Don’t Get Stuck in the Past, Innovate for the Future

Post by Neal S. Krokosky

A critical attribute of a successful attorney is a desire to innovate for the future. Rather than merely using the same strategy time-and-again, an attorney should ask: can I do this better? My interest in answering this question led me to write: Putting the Product in “Products Liability”: Pleading Product Identification in a Federal Toxic Tort Lawsuit, which was recently published in the American Journal of Trial Advocacy.

After several years defending asbestos claims, I started to question why defendants did not seek dismissal when a plaintiff failed to specifically identify the allegedly injurious product in the complaint. My suspicion was (and is) that most defense attorneys believe that a motion to dismiss for lack of product identification would be futile.

Dissatisfied with continuing to sit idly by, I began researching the issue in my spare time. My research revealed that the case law supports the opposite conclusion; a court typically will either dismiss the claim or require the plaintiff to provide additional details regarding it.

By taking an intellectual curiosity, which arose from a recurring issue in my practice, and converting it to a meaningful research project, I developed an innovative (if admittedly basic) defense strategy that I know can significantly reduce litigation costs and potential liability.

For attorneys, the takeaway is this: it is important to get into the dialogue by reading, writing, and sharing. Clients, on the other hand, should attempt to seek out attorneys whose practice philosophy reflects thoughtfulness about how to efficiently and effectively achieve the results you seek. While there is nothing wrong with an attorney using a proven strategy, it is important that he continue refining it based on new ideas and developments in the law.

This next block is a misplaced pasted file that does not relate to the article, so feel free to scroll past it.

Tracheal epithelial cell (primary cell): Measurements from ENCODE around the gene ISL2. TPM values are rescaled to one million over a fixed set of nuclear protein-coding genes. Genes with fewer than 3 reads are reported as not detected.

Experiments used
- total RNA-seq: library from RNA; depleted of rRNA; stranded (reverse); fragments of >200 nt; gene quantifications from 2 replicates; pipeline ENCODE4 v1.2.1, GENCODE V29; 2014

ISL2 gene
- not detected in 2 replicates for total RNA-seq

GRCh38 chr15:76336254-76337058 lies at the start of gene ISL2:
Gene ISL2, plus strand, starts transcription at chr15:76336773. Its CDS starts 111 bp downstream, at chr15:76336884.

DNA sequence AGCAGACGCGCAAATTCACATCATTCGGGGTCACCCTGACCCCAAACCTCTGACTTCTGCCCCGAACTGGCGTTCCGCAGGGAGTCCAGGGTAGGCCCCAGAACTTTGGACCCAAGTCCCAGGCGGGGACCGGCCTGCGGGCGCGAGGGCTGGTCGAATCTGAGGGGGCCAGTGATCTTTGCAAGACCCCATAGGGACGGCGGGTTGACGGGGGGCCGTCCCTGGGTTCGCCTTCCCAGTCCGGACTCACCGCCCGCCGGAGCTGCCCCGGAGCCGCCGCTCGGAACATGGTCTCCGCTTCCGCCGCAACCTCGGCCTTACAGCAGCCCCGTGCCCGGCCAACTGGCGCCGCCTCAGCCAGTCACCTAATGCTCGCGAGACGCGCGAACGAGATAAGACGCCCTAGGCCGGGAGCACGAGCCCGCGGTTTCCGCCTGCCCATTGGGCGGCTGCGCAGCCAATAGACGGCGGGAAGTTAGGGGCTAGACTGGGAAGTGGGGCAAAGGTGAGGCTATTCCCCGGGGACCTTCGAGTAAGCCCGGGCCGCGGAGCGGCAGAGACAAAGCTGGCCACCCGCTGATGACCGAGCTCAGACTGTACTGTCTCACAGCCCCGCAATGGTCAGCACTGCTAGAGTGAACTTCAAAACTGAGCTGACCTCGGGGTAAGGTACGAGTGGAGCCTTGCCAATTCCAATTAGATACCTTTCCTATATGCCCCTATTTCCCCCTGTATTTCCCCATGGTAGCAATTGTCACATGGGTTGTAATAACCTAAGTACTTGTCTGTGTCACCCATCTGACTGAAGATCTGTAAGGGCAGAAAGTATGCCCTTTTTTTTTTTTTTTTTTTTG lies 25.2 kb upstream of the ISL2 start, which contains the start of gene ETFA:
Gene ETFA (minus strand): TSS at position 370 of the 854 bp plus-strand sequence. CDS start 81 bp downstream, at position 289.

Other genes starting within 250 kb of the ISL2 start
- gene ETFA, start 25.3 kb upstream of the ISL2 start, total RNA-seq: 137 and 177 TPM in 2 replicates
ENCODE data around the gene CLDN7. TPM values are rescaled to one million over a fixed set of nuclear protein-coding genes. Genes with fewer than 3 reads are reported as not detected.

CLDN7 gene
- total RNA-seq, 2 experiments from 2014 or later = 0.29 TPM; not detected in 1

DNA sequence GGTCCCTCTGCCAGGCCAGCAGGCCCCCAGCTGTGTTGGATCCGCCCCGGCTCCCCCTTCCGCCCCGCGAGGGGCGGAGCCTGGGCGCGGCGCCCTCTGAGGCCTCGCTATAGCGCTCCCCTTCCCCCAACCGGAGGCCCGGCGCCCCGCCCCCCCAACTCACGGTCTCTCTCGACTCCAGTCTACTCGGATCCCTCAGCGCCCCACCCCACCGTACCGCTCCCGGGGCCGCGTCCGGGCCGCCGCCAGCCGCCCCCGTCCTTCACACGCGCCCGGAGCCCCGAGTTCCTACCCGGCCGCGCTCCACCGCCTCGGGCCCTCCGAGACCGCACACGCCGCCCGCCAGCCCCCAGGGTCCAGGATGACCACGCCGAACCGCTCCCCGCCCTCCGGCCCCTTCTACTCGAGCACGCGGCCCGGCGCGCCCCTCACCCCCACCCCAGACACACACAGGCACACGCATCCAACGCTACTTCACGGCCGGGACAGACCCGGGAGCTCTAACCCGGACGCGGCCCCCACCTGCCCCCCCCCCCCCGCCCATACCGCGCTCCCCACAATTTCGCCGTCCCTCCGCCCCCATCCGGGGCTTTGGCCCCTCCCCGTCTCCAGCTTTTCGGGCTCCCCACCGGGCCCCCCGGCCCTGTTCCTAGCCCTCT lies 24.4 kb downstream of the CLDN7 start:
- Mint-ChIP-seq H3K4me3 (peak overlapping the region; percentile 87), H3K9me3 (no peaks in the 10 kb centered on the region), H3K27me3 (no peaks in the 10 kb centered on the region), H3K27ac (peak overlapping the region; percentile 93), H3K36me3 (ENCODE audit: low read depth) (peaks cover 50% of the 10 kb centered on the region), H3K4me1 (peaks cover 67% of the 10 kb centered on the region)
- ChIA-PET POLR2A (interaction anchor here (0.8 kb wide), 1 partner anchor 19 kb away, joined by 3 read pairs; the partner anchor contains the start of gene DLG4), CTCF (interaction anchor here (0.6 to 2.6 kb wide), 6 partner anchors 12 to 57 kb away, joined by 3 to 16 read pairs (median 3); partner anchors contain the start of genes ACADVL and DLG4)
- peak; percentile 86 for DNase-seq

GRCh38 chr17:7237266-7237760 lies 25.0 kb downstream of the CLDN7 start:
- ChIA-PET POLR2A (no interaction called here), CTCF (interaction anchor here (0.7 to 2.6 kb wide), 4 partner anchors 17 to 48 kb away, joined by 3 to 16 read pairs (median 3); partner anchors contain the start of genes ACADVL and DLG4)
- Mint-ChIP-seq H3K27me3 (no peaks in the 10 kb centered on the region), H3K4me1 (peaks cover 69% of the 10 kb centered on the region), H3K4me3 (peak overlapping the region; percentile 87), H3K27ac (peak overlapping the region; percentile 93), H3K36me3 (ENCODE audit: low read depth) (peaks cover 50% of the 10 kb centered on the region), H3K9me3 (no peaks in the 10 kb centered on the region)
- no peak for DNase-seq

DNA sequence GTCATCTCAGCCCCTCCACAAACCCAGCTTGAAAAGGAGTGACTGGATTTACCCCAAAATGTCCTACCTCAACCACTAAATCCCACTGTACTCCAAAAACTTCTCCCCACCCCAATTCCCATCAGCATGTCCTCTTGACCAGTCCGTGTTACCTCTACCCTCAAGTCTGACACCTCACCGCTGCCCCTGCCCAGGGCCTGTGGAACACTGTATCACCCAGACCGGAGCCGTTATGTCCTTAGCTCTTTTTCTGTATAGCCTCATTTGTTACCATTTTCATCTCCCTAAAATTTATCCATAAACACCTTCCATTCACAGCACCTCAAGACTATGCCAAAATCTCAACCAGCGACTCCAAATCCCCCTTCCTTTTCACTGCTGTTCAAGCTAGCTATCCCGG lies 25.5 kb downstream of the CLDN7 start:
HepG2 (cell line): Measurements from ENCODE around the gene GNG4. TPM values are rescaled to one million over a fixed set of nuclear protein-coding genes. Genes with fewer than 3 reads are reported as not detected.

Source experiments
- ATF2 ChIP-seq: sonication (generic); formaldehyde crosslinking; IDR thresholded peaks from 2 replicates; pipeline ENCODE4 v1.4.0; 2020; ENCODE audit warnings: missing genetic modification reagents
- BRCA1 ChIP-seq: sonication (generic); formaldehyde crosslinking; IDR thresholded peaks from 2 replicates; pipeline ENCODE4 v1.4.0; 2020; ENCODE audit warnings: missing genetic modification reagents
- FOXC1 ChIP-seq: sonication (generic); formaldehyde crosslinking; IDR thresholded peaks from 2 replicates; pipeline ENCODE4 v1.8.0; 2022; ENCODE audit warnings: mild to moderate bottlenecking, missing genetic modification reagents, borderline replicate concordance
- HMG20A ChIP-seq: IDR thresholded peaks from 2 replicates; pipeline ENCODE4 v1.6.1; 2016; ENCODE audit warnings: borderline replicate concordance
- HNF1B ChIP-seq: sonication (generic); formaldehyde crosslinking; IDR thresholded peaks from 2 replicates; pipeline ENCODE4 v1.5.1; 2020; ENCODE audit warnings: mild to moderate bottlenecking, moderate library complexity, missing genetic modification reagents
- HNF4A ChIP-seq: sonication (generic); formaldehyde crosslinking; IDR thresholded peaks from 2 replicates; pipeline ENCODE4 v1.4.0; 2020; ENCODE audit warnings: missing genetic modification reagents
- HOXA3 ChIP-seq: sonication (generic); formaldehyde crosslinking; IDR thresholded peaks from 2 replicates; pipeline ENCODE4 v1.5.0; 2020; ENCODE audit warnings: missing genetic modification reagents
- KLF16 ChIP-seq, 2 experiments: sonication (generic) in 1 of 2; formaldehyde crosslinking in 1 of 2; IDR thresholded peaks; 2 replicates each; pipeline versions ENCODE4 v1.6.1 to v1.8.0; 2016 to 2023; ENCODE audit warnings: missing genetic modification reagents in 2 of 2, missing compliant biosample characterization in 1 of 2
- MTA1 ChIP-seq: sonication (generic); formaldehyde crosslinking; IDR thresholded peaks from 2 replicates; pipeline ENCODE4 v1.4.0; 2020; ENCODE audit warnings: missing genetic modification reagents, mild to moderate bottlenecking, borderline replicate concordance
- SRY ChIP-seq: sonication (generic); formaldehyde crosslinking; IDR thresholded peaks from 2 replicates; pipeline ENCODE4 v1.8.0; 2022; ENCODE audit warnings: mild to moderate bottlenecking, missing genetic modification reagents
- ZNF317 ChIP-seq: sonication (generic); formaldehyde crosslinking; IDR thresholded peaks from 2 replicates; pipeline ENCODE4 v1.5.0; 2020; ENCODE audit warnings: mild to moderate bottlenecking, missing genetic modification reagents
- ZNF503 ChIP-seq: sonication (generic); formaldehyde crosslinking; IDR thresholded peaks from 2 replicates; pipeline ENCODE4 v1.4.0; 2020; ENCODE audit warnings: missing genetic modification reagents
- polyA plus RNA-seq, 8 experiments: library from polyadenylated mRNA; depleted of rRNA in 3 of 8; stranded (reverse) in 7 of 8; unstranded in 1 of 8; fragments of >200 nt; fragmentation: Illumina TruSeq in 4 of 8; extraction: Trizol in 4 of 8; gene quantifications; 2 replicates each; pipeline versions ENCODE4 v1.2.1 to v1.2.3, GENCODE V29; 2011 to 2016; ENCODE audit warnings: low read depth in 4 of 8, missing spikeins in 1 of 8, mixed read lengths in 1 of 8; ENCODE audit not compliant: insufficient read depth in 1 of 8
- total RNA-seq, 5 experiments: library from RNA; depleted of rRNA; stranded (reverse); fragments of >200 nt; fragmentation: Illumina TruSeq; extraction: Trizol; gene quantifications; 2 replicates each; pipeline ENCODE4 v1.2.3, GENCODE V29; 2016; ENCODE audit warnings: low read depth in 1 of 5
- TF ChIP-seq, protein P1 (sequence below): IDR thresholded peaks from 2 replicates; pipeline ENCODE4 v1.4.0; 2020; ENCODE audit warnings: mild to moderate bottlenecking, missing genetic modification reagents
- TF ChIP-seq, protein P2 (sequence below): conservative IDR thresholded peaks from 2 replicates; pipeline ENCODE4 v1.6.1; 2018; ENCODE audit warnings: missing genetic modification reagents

The comments and opinions expressed in this blog are intended for informational purposes only and do not constitute legal advice. Reading or using the information in this blog does not create the existence of an attorney-client privilege. Due to the changing nature of the law, the blog posts may contain dated material. For an update on the current law and the application of the law to your particular facts and circumstances, consult a legal advisor. The information contained herein is not a substitute for obtaining legal advice from a qualified attorney licensed in your state.